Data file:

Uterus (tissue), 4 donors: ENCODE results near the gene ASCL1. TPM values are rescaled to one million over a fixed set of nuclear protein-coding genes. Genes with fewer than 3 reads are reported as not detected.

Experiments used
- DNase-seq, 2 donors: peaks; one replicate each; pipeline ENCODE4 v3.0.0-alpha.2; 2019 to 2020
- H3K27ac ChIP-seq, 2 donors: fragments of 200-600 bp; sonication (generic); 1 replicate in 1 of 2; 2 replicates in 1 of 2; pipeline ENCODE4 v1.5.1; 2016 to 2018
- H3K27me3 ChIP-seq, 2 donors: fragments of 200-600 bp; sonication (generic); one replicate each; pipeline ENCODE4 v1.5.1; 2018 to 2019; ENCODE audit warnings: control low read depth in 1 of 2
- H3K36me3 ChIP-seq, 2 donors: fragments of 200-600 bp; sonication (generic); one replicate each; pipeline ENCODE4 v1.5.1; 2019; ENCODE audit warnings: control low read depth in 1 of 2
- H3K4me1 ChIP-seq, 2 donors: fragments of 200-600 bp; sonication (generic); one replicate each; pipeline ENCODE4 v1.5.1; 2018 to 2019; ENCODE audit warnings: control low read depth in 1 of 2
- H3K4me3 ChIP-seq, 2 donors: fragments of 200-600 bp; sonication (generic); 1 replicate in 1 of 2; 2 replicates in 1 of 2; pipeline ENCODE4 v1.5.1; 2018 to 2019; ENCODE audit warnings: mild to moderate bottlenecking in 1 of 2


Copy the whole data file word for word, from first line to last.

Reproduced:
Uterus (tissue), 4 donors: ENCODE results near the gene ASCL1. TPM values are rescaled to one million over a fixed set of nuclear protein-coding genes. Genes with fewer than 3 reads are reported as not detected.

Experiments used
- DNase-seq, 2 donors: peaks; one replicate each; pipeline ENCODE4 v3.0.0-alpha.2; 2019 to 2020
- H3K27ac ChIP-seq, 2 donors: fragments of 200-600 bp; sonication (generic); 1 replicate in 1 of 2; 2 replicates in 1 of 2; pipeline ENCODE4 v1.5.1; 2016 to 2018
- H3K27me3 ChIP-seq, 2 donors: fragments of 200-600 bp; sonication (generic); one replicate each; pipeline ENCODE4 v1.5.1; 2018 to 2019; ENCODE audit warnings: control low read depth in 1 of 2
- H3K36me3 ChIP-seq, 2 donors: fragments of 200-600 bp; sonication (generic); one replicate each; pipeline ENCODE4 v1.5.1; 2019; ENCODE audit warnings: control low read depth in 1 of 2
- H3K4me1 ChIP-seq, 2 donors: fragments of 200-600 bp; sonication (generic); one replicate each; pipeline ENCODE4 v1.5.1; 2018 to 2019; ENCODE audit warnings: control low read depth in 1 of 2
- H3K4me3 ChIP-seq, 2 donors: fragments of 200-600 bp; sonication (generic); 1 replicate in 1 of 2; 2 replicates in 1 of 2; pipeline ENCODE4 v1.5.1; 2018 to 2019; ENCODE audit warnings: mild to moderate bottlenecking in 1 of 2